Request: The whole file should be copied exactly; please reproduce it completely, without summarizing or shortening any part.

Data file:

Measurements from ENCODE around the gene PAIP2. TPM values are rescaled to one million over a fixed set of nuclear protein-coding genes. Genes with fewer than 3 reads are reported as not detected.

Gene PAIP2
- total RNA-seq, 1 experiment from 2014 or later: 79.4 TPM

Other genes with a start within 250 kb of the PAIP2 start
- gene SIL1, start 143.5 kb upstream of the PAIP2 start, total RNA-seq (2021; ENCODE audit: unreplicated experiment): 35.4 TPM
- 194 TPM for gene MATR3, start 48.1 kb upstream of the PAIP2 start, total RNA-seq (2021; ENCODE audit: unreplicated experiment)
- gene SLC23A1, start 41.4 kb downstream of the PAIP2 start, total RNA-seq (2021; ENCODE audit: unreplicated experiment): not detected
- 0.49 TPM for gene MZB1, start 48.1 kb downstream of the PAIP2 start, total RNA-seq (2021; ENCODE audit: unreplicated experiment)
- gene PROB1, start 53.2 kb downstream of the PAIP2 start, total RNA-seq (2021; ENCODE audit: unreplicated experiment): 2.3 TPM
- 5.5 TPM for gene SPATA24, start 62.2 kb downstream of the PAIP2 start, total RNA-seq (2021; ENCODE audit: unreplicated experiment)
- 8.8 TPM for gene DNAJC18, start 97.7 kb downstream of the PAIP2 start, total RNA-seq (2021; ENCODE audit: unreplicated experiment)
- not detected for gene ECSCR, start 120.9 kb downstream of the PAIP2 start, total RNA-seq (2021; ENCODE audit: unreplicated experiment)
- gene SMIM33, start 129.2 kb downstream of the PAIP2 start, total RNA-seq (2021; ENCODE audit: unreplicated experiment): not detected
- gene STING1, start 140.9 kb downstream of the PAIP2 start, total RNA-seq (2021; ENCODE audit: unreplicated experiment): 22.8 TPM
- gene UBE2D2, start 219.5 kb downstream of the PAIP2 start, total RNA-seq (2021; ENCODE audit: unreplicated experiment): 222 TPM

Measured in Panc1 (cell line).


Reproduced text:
Measurements from ENCODE around the gene PAIP2. TPM values are rescaled to one million over a fixed set of nuclear protein-coding genes. Genes with fewer than 3 reads are reported as not detected.

Gene PAIP2
- total RNA-seq, 1 experiment from 2014 or later: 79.4 TPM

Other genes with a start within 250 kb of the PAIP2 start
- gene SIL1, start 143.5 kb upstream of the PAIP2 start, total RNA-seq (2021; ENCODE audit: unreplicated experiment): 35.4 TPM
- 194 TPM for gene MATR3, start 48.1 kb upstream of the PAIP2 start, total RNA-seq (2021; ENCODE audit: unreplicated experiment)
- gene SLC23A1, start 41.4 kb downstream of the PAIP2 start, total RNA-seq (2021; ENCODE audit: unreplicated experiment): not detected
- 0.49 TPM for gene MZB1, start 48.1 kb downstream of the PAIP2 start, total RNA-seq (2021; ENCODE audit: unreplicated experiment)
- gene PROB1, start 53.2 kb downstream of the PAIP2 start, total RNA-seq (2021; ENCODE audit: unreplicated experiment): 2.3 TPM
- 5.5 TPM for gene SPATA24, start 62.2 kb downstream of the PAIP2 start, total RNA-seq (2021; ENCODE audit: unreplicated experiment)
- 8.8 TPM for gene DNAJC18, start 97.7 kb downstream of the PAIP2 start, total RNA-seq (2021; ENCODE audit: unreplicated experiment)
- not detected for gene ECSCR, start 120.9 kb downstream of the PAIP2 start, total RNA-seq (2021; ENCODE audit: unreplicated experiment)
- gene SMIM33, start 129.2 kb downstream of the PAIP2 start, total RNA-seq (2021; ENCODE audit: unreplicated experiment): not detected
- gene STING1, start 140.9 kb downstream of the PAIP2 start, total RNA-seq (2021; ENCODE audit: unreplicated experiment): 22.8 TPM
- gene UBE2D2, start 219.5 kb downstream of the PAIP2 start, total RNA-seq (2021; ENCODE audit: unreplicated experiment): 222 TPM

Measured in Panc1 (cell line).